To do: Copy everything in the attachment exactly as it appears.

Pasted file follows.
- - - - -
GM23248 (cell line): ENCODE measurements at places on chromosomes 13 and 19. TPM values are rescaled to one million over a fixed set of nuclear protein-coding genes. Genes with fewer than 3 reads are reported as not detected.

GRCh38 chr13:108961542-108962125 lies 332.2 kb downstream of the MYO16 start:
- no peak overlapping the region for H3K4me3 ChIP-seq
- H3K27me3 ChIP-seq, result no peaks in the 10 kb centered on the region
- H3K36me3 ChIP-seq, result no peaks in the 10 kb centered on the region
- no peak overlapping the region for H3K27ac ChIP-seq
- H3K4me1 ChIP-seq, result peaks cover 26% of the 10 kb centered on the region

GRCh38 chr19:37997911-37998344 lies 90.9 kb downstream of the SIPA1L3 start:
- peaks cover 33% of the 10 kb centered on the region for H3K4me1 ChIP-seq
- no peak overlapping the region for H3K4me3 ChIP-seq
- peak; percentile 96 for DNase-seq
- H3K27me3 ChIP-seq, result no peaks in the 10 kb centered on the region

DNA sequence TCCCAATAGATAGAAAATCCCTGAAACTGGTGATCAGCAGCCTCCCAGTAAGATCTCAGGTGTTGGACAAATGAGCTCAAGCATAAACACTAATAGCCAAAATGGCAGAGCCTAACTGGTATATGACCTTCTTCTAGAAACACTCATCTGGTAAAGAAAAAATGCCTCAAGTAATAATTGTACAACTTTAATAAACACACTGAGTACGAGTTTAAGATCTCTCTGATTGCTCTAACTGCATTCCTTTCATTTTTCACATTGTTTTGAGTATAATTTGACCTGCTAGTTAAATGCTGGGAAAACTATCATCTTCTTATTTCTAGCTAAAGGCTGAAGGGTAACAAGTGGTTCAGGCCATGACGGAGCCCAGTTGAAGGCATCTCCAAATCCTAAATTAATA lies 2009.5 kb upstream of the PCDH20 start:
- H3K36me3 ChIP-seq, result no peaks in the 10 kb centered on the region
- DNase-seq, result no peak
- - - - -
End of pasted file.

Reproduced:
GM23248 (cell line): ENCODE measurements at places on chromosomes 13 and 19. TPM values are rescaled to one million over a fixed set of nuclear protein-coding genes. Genes with fewer than 3 reads are reported as not detected.

GRCh38 chr13:108961542-108962125 lies 332.2 kb downstream of the MYO16 start:
- no peak overlapping the region for H3K4me3 ChIP-seq
- H3K27me3 ChIP-seq, result no peaks in the 10 kb centered on the region
- H3K36me3 ChIP-seq, result no peaks in the 10 kb centered on the region
- no peak overlapping the region for H3K27ac ChIP-seq
- H3K4me1 ChIP-seq, result peaks cover 26% of the 10 kb centered on the region

GRCh38 chr19:37997911-37998344 lies 90.9 kb downstream of the SIPA1L3 start:
- peaks cover 33% of the 10 kb centered on the region for H3K4me1 ChIP-seq
- no peak overlapping the region for H3K4me3 ChIP-seq
- peak; percentile 96 for DNase-seq
- H3K27me3 ChIP-seq, result no peaks in the 10 kb centered on the region

DNA sequence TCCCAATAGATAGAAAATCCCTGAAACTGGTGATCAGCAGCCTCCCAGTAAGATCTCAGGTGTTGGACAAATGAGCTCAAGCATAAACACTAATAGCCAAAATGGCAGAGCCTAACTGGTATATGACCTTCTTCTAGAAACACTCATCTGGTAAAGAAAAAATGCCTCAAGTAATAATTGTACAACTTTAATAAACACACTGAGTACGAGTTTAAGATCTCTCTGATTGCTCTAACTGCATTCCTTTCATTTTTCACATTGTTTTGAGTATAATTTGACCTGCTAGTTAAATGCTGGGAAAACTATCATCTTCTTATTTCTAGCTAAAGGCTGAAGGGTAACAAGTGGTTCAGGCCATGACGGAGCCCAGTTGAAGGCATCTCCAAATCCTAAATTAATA lies 2009.5 kb upstream of the PCDH20 start:
- H3K36me3 ChIP-seq, result no peaks in the 10 kb centered on the region
- DNase-seq, result no peak